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U.S. calls for Iraq to take "swift" action on PKK
October 22, 2007 / 2:11 PM / in 10 years

U.S. calls for Iraq to take "swift" action on PKK

WASHINGTON (Reuters) - The United States on Monday called on the Iraqi government to take “swift” action to stop Kurdish rebel attacks on Turkey and said it did not want to see the conflict widen along that border.

The United States has stressed to the Turkish, Iraqi, and Kurdish leadership that the cross-border attacks must stop, White House spokesman Tony Fratto said.

Turkey said eight of its soldiers were missing after clashes with Kurdish rebels near the Iraqi border in which at least 12 soldiers were killed.

“We want the Iraqi government to take swift action to stop the activity of the PKK,” Fratto said. He condemned the attacks and called the outlawed Kurdish Workers Party (PKK) a terrorist organization.

“We do not want to see wider military action on the northern border,” Fratto said.

He called it a good sign that Iraqi Prime Minister Nuri al-Maliki was moving on the issue but said Washington wanted to see action quickly. “The PKK must stop these attacks,” he added.

Prime Minister Tayyip Erdogan said over the weekend that he expected the United States to take “swift” steps against the Kurdish rebels, many of whom are based in northern Iraq.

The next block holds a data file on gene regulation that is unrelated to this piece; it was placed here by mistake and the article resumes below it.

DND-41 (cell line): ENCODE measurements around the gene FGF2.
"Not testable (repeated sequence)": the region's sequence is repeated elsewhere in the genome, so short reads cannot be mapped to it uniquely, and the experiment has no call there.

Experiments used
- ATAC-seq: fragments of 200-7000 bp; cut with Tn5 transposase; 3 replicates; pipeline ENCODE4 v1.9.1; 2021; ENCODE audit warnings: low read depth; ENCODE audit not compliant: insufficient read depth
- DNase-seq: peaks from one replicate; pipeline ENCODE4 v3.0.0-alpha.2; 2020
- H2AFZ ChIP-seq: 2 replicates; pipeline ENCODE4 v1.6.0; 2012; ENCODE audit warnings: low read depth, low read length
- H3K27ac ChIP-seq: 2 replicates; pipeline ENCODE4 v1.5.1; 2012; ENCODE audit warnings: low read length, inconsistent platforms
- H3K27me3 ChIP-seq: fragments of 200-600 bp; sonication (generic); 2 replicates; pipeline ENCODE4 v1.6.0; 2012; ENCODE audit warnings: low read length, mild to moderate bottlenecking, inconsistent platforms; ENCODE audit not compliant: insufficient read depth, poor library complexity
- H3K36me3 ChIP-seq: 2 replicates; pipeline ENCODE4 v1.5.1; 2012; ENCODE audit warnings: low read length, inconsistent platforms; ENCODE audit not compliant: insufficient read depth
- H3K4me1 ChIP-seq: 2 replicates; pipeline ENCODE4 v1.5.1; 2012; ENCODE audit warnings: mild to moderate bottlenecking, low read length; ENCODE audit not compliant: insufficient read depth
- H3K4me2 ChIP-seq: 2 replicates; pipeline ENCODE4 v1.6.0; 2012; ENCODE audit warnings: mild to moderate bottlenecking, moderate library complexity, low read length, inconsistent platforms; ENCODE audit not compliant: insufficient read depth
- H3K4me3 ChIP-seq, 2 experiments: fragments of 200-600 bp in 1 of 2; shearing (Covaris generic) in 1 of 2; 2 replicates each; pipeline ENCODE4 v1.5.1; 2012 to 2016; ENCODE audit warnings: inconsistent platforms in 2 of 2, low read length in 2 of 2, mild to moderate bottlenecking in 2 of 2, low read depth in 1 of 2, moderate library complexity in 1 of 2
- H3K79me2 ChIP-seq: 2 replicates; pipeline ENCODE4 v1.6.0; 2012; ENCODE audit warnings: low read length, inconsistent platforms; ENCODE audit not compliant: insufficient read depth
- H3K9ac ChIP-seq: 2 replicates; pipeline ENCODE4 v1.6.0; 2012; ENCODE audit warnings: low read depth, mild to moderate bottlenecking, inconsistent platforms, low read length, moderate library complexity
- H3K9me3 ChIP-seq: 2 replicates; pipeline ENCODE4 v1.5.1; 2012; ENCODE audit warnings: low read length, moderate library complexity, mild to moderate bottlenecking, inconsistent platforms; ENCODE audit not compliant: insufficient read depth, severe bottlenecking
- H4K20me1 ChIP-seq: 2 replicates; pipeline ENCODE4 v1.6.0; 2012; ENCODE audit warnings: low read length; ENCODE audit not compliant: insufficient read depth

Secretary of State Condoleezza Rice called Erdogan and Iraqi Kurdish leader Masoud Barzani on Sunday to make it clear that the United States opposed any unilateral action, State Department spokesman Sean McCormack said.

She promised Erdogan that she would push the Iraqis to do more to fight the PKK, he said. “We think it’s incumbent upon the Iraqi government and the Kurdish regional government to act,” McCormack said.

Turkey has deployed as many as 100,000 troops, backed by tanks, F-16 fighter jets and attack helicopters along its border with Iraq in anticipation of a possible incursion.

The United States and Iraq have called on Turkey to refrain from a military push into the largely autonomous Kurdish region, one of the few relatively stable parts of the Iraq since the U.S.-led invasion in 2003.

Additional reporting by Matt Spetalnick and Sue Pleming

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